If the name is throwing you off, don’t be scared of them. Wax beans are not waxy at all, but rather they’re crisp, snappy, and just a little sweet.
The origin of the name is up for debate but a wise theory suggests they’re named for the color, which is similar to beeswax. Aside from their color and the novelty of eating a vegetable that isn’t green, they can be substituted for green beans and vice versa.
What are French Green Beans?
French green beans, French beans or Haricot vert are all names for the same Phaseolus vulguaris green bean, but of a slightly different type.
The most common green beans are harvested when they’re around 5–7” in length and are called Blue Lake or Kentucky Wonder. French beans, or haricot vert, are bred to be slightly smaller, only around 4” and thinner around.
The smaller the bean the quicker they are to cook. They’ll also be more tender yet still crispy and the seeds inside will be almost undetectable.
French beans are generally thought to be more haute cuisine than “common” green beans, so they’re often priced a little bit higher, even though they’re basically the same thing, just a little bit smaller.
Baguio bean is the Phillippine name for green beans of the Phaseolus vulgaris variety.
In the Phillippines is important to distinguish between green beans and yardlong beans, which are also eaten in their edible green pod but come from a different family, Vigna unguiculata.
Yardlong beans are also known as asparagus beans, Chinese long beans, bodi, long-podded cowpea, and a variety of other names. They are cultivated for use much like the common green bean, but this 1–2.5’ long bean dwarfs the common green bean.
Yardlong beans are grown in South and Southeast Asia as well as China.
If they’re harvested when they’re still green on the vine, they’re eaten in many of the same types of dishes and preparations as common green beans.
Because they grow so large, however, if they aren’t harvested early enough, they’re seeds are equally popular as dried beans.
What Are Italian Green Beans?
Italian green beans, also called flat green beans or Romano beans, are also from a different family than the common green bean plant, Phaseolus coccineus.
Phaseolus coccineus are runner beans, which are generally eaten inside the pod just like common green beans but they may also be grown for purely ornamental purposes.
The beans from this plant are characteristically wider and flatter than the rounded shape of a common green bean. They can grow quite large and, the older they are when they’re harvested, the larger the beans inside the pod will be, altering the texture quite a bit.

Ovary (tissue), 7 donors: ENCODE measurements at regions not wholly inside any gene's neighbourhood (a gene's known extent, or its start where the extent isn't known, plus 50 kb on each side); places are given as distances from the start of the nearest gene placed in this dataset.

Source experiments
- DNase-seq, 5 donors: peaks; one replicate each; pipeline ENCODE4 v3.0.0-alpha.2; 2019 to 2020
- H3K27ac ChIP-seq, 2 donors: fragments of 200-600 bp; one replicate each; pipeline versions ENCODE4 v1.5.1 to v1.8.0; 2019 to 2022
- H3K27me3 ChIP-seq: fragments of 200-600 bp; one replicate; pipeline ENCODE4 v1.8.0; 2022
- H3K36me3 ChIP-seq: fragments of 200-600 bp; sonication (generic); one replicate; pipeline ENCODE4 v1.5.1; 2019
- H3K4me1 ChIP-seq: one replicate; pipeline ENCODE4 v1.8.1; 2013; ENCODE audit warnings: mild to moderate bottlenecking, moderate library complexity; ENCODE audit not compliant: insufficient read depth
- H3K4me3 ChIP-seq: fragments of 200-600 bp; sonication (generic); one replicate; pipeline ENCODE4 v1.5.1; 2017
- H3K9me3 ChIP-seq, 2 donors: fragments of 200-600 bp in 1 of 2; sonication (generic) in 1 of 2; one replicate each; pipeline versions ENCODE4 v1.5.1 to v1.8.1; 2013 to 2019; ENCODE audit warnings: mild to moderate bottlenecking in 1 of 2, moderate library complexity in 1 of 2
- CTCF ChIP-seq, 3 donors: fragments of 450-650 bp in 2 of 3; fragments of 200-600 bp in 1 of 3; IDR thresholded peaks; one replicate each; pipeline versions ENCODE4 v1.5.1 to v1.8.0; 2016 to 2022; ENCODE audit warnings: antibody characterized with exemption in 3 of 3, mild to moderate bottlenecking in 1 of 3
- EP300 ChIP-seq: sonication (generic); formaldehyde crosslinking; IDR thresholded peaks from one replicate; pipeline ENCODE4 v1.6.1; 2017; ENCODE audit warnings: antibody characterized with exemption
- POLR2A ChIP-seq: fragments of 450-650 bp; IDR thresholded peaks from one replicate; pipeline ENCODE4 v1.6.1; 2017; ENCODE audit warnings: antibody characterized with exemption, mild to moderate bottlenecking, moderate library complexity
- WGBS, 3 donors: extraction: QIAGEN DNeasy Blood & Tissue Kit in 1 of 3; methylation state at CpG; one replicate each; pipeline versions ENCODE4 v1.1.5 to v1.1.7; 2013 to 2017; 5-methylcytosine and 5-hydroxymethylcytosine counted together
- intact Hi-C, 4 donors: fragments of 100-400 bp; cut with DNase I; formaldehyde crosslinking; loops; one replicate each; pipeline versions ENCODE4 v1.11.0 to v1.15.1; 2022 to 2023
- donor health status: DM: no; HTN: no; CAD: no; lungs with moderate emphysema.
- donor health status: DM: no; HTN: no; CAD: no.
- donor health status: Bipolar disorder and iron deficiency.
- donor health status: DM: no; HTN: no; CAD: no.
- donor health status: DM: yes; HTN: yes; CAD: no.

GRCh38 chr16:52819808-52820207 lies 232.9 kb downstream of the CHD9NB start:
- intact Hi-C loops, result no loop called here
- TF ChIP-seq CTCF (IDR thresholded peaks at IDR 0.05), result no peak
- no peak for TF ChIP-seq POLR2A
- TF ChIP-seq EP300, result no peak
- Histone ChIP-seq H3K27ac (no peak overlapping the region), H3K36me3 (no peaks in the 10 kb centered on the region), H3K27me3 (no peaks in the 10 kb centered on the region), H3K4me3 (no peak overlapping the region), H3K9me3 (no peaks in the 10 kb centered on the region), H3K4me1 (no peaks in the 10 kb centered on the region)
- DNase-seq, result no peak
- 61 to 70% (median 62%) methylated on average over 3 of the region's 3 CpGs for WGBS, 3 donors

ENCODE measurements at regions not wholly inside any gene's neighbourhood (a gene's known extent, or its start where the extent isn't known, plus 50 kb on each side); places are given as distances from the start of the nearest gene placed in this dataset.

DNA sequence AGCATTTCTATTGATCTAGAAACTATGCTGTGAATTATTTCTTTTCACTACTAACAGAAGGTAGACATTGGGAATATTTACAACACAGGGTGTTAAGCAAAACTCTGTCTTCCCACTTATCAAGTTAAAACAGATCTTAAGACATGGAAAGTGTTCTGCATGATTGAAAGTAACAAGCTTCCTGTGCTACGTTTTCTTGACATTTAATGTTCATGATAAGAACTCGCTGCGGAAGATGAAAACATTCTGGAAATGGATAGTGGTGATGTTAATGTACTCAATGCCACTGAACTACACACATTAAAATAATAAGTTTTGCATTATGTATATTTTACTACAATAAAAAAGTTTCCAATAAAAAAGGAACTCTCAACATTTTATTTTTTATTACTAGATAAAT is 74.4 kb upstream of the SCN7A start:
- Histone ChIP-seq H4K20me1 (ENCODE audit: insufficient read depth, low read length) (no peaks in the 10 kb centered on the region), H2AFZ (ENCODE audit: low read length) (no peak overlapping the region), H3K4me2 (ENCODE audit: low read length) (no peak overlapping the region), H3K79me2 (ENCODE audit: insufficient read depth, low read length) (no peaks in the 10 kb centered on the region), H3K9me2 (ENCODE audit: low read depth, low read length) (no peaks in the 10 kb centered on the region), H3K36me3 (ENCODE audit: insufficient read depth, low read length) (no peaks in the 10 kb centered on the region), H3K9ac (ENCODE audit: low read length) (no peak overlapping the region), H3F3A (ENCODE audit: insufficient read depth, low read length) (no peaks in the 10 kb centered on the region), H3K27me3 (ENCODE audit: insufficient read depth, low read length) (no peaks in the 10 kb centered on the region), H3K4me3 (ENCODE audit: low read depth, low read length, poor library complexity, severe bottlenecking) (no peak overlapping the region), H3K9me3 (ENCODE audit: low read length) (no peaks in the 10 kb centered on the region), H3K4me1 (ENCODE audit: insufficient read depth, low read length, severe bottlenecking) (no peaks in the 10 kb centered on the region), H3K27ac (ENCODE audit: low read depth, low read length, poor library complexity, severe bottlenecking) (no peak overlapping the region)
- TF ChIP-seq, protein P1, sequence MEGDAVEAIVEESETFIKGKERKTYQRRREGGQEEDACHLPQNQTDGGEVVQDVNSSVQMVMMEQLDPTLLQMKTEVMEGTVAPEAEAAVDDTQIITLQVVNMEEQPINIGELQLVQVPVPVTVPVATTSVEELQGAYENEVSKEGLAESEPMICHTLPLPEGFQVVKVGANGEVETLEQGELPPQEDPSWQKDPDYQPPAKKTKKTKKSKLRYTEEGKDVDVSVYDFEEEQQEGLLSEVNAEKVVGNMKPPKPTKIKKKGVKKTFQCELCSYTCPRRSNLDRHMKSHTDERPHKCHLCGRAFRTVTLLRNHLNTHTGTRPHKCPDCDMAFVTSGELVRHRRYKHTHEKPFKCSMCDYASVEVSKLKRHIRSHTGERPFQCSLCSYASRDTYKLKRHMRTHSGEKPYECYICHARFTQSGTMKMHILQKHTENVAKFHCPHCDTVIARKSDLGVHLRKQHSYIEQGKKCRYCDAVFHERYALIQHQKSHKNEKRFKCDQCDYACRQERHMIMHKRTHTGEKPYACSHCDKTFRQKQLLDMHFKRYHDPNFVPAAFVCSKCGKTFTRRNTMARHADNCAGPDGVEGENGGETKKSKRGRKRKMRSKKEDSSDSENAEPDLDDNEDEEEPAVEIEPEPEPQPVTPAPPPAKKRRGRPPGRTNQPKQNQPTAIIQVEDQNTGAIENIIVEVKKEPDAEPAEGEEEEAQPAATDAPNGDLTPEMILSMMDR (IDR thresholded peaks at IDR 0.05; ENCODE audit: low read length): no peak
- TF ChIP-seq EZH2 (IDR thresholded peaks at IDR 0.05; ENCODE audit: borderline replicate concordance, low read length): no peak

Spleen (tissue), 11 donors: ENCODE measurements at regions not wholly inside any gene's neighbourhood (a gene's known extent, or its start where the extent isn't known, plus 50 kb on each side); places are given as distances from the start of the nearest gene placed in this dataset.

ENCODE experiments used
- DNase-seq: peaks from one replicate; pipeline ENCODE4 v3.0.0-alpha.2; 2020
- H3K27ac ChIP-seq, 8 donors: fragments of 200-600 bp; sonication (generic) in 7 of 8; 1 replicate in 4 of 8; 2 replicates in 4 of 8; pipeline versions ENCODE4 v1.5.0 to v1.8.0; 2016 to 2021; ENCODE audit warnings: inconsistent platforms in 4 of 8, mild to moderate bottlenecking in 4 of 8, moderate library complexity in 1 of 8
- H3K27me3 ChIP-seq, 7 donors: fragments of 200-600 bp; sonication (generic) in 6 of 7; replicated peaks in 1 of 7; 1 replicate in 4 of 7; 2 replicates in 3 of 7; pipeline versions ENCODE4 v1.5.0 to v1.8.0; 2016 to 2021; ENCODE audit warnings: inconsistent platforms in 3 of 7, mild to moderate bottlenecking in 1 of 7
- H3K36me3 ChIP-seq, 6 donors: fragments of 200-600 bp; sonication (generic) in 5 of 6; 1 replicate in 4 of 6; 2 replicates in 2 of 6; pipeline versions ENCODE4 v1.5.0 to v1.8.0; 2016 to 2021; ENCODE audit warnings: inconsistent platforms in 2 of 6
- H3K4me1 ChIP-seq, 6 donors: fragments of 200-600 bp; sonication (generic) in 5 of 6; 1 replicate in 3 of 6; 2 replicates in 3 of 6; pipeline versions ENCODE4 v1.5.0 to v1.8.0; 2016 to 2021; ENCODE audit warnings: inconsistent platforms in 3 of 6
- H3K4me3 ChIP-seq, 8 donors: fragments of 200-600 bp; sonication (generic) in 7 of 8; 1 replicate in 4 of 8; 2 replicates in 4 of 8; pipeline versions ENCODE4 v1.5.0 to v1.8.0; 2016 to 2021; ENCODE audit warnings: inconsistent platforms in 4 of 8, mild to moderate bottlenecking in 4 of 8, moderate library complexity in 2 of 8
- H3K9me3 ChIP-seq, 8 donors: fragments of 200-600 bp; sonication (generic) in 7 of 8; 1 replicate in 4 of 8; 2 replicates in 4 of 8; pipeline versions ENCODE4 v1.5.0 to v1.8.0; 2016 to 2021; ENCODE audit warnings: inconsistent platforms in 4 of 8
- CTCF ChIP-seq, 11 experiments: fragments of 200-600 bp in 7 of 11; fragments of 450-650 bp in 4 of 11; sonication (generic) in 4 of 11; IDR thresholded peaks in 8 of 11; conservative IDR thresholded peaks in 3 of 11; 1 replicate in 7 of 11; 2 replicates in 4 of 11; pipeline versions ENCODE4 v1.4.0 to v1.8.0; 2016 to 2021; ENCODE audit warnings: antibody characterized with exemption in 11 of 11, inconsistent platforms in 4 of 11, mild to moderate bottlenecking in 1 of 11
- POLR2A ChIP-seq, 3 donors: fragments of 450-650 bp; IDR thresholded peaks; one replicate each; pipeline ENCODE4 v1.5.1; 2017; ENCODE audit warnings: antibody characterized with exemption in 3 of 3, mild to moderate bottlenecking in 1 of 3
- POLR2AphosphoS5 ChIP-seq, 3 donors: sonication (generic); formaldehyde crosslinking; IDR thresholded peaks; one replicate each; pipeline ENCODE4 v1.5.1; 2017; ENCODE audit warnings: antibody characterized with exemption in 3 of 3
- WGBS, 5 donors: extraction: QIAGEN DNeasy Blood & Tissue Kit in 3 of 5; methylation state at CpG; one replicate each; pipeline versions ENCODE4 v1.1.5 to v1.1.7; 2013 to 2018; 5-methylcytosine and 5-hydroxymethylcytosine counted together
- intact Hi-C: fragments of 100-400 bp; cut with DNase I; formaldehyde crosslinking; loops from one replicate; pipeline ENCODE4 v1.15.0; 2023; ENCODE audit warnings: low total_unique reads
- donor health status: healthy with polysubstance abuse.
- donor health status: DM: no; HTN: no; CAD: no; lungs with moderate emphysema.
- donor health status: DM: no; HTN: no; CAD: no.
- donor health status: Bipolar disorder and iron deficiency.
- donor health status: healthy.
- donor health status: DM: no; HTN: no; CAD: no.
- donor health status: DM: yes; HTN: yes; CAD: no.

Flat green beans can take a bit longer to cook than green snap beans, but they’re thought to have more flavor as well, which is enhanced by alternative cooking techniques such as braising or roasting.
Italian green beans are flat and quite crispy. You can find both green and yellow varieties at specialty or Farmers’ markets. They’re sweeter and juicier than most commonly purchased green beans. They resemble peas, especially with their flat shape, and are often eaten raw.
To add a bit more confusion to the matter, there is a dried bean called a Romano bean as well, and that bean is from the common green bean family, Phaseolus vulgaris.
Bush Beans Vs Pole Beans
Green beans are a very popular vegetable to grow in home gardens, even for beginners, because they’re fairly hearty and don’t require a lot of nurturing to grow successfully.
If this is a new hobby for you, before you get started, it’s useful to understand the difference between pole beans and bush beans.
The one important maintenance project you’ll have to be prepared for is supporting your green beans as they grow, and that is where bush beans and pole beans differ.
What Are Bush Beans?
All beans need a little bit of support for their vines to latch onto, but bush beans, as their name implies, stay closer to the ground and resemble a bush more than a vine.
They will grow up to 2 feet tall though, so they will still need some light support to steady their branches as they fill with delicious beans.
Bush beans tend to grow a lot of beans all at once, providing you with a limited harvest season of only 3 weeks to 1 month.
What Are Pole Beans?
Pole beans, on the other hand, like a lot of support and work well with a system of poles and trellises for them to grow up and around.
Pole beans will grow more steadily than their bushy relatives, doubling the harvest season up to 2 months. Spreading the season out like this takes less of a toll on individual branches, but also gives the plant a lot more time to grow.
There are trellises and teepees designed especially for growing pole beans, and since they can grow up to 6 feet tall, you want to be sure you have the space and system in place before you commit to the plant.